With Summer winding down and temperatures dropping, I’ve been thinking about our charcoal grill–and getting a few more runs out of her before it’s time to close her down for the season change.  We’ve made plenty of sliders and kabobs, but for some oddball reason, we never tackled grilled pizza this Summer.  Armed with Stew Leonard’s store-made whole wheat pizza dough and regular white pizza dough, we had a grilled pizza party. To get things started, we kept it basic with a classic–Pizza Margherita.  Other variations were Zucchini, Mozzarella, Pine Nut, and Pecorino pizza + Shiitake, Cremini, Garlic, and Parmesan pizza.  I will share them in my next post.  Stay tuned!  In the meantime, I give you Pizza Margherita–made with love by my #1 love, Nick and my best friend, Lauren, visiting from Vermont. A quick comment on the pizza dough.  I’ve made pizza dough from scratch before, with mixed results.  I never seem to be able to get the right amount of airy bubbles when I do.  Instead, I save myself the trouble by …

Roasted Cauliflower with Anchovy, Red Chili, Garlic, and Pecorino

  I love cauliflower.  I love it raw and dipped in fresh Ranch dressing.  I love it mixed with broccoli and cheese.  I love it cooked in roti with cilantro.  This love is why I feel so disappointed when I find it on the side of an entree plate as an afterthought… usually combined with some sliced carrots and green beans in a puddle of steamy water.  Cauliflower deserves to stand on its own–crisp and meaty and full of flavor.  This dish puts cauliflower at center stage.  I’ve also prepared this dish with chopped moroccan olives and capers (instead of the anchovies) and loved the results. First, prep the cauliflower.  A great trick to prepare cauliflower is to rinse it off and turn it upside down.  Cut off the green leaves to reveal the stalks.  Voila–you can now easily cut into florets by the stem.  Now chop up the anchovies, garlic, and parsley.  I like to keep the garlic in BIG chunks as when cooked, the chunks will become mild and caramelized. Add the olive …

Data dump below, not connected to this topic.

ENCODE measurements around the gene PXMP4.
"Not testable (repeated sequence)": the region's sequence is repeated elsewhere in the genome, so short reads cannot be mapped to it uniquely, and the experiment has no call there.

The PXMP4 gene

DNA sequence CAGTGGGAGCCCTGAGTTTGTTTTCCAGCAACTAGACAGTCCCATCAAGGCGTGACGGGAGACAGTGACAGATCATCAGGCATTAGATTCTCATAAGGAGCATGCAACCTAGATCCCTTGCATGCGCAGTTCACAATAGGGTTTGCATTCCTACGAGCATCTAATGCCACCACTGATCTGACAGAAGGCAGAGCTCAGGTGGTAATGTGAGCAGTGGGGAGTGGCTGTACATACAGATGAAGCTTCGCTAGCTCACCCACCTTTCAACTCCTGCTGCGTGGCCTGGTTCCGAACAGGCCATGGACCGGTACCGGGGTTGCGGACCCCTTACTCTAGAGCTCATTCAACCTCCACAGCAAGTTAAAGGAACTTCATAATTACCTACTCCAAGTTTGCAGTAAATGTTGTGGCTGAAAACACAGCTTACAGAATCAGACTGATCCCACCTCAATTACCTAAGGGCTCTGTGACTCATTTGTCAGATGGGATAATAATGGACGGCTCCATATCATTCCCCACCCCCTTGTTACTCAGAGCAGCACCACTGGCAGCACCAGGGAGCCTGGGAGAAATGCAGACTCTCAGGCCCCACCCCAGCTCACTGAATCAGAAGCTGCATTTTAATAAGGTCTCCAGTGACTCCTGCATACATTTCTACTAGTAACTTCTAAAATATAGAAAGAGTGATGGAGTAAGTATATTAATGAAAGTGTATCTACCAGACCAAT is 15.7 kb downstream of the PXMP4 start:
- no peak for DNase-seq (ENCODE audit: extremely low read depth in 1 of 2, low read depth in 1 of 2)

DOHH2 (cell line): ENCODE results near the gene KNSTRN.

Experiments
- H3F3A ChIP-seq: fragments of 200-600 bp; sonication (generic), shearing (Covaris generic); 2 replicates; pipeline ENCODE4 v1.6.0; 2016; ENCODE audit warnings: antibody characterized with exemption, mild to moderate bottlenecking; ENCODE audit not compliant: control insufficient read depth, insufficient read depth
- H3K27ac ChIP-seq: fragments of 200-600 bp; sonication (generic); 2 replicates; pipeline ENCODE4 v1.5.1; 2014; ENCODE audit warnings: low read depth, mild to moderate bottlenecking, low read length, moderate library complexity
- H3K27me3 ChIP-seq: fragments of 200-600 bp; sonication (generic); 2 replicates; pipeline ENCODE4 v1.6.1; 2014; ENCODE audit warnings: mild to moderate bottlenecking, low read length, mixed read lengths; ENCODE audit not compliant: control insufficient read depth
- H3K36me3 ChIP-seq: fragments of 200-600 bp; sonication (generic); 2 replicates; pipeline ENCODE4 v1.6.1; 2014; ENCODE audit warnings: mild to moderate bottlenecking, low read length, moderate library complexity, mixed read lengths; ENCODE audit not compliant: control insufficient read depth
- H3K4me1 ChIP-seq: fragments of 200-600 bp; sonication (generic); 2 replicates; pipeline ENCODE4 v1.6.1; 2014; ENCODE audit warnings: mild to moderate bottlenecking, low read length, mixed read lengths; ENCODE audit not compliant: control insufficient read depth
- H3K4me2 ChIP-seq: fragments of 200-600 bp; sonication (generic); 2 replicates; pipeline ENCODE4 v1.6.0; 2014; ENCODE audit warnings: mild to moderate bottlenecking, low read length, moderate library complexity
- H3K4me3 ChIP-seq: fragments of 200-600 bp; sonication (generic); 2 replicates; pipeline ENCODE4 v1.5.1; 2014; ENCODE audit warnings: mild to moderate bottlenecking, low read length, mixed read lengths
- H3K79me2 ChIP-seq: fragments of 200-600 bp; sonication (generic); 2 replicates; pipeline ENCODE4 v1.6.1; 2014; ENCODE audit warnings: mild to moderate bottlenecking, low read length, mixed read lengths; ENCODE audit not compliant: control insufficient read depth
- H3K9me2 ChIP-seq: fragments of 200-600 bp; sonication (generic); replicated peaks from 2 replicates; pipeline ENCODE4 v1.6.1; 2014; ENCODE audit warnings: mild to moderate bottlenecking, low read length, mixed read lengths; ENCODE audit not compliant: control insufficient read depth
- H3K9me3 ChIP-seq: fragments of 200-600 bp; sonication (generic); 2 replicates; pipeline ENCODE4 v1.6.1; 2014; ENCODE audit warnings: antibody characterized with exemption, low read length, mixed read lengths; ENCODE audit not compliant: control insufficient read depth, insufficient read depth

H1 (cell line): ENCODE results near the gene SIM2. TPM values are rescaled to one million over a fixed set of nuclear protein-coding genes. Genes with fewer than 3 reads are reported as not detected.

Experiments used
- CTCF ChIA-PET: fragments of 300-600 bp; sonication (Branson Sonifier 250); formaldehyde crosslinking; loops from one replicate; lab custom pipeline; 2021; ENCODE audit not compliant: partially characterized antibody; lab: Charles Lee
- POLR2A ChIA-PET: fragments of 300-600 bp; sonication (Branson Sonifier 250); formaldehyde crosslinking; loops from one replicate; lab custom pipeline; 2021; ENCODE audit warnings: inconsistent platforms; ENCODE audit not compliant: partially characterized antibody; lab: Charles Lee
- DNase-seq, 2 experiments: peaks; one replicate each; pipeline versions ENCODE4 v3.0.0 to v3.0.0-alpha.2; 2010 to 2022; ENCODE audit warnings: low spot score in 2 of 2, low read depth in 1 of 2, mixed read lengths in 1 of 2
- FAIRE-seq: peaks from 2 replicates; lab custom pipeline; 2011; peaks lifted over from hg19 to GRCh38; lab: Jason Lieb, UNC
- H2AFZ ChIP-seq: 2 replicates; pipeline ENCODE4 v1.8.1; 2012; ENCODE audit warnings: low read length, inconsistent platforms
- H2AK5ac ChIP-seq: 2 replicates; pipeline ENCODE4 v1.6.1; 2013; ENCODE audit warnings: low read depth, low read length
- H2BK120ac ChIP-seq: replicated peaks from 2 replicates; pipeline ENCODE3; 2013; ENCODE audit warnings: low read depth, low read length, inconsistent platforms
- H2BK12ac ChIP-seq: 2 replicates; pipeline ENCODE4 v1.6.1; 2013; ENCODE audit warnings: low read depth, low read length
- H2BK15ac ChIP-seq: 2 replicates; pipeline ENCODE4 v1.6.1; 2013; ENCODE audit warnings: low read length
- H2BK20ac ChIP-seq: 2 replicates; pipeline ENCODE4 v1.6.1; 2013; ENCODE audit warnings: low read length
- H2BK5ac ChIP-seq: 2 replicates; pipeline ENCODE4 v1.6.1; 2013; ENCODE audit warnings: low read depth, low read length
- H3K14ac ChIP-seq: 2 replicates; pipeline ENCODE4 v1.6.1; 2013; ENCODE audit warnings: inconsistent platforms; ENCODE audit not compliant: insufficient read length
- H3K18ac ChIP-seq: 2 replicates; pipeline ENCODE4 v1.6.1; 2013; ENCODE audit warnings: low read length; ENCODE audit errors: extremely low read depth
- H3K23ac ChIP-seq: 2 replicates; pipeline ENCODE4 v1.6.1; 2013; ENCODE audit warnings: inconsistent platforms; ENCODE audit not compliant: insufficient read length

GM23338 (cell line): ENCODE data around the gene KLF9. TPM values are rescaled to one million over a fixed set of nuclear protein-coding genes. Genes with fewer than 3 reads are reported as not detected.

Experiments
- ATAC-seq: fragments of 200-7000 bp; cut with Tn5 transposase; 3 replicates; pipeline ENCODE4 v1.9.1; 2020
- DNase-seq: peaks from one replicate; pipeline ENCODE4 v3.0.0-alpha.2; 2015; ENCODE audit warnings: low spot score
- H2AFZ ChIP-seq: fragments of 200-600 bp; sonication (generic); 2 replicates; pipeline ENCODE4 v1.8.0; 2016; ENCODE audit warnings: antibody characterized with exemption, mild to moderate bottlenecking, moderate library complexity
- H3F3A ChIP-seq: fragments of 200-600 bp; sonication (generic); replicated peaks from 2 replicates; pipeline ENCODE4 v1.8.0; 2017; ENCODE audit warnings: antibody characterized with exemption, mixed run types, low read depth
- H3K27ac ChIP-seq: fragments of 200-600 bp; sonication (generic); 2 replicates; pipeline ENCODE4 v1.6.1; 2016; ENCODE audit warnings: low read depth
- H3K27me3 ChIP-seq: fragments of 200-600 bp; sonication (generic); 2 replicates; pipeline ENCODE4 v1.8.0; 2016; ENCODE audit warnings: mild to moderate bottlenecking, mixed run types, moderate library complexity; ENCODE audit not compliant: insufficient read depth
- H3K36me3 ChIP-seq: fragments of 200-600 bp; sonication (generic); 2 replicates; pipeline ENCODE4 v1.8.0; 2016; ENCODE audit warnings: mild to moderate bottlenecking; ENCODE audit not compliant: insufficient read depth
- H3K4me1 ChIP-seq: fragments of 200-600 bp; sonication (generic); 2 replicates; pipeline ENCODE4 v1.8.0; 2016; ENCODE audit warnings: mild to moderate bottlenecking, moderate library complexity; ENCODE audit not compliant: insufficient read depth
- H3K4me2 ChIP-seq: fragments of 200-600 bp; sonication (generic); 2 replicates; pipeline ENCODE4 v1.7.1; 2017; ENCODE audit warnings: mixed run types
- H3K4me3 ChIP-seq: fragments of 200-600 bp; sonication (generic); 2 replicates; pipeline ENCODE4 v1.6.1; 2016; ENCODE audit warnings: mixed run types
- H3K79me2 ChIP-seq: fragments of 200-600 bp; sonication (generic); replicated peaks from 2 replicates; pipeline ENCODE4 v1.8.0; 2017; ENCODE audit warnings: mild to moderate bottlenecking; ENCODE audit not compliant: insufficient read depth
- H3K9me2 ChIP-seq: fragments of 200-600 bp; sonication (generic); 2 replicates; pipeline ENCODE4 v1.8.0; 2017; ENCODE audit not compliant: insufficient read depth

Shiitake Mushroom Risotto with Thyme, Saffron, and Parmesan

Risotto is one of the ultimate comfort foods.  When made right, it’s creamy and belly-warming.  I tend to like my risotto packed with a lot of vegetables–mushrooms being the classic companion.  Here is my take using shiitakes only, but 2 ways: fresh and dried. I soak the dried shiitakes in HOT water for about 45-60 minutes before adding. Start by sauteeing a chopped medium size onion in butter and olive oil until transcluscent.  Add in the sliced mushrooms until cooked down by about half.  Make sure you add salt & white pepper as you cook the risotto–you want those flavors to penetrate the mix as you go.  Once cooked down, add the rice.  Stir well. Once the rice and ‘shrooms saute for a few minutes, add the thyme and saffron threads.  Start adding the chicken stock in 1/2 cup increments, stirring constantly.  After the first 1/2 cup of chicken stock, add the strained mushroom liquid and wine.  Keep adding chicken stock until the rice is tender and the consistency is creamy.   Add 1/2 cup grated …

Butternut Squash Agnolotti with Pancetta, Toasted Breadcrumbs, Parmesan, and Beurre Monte, Part Three: Sauce and Serving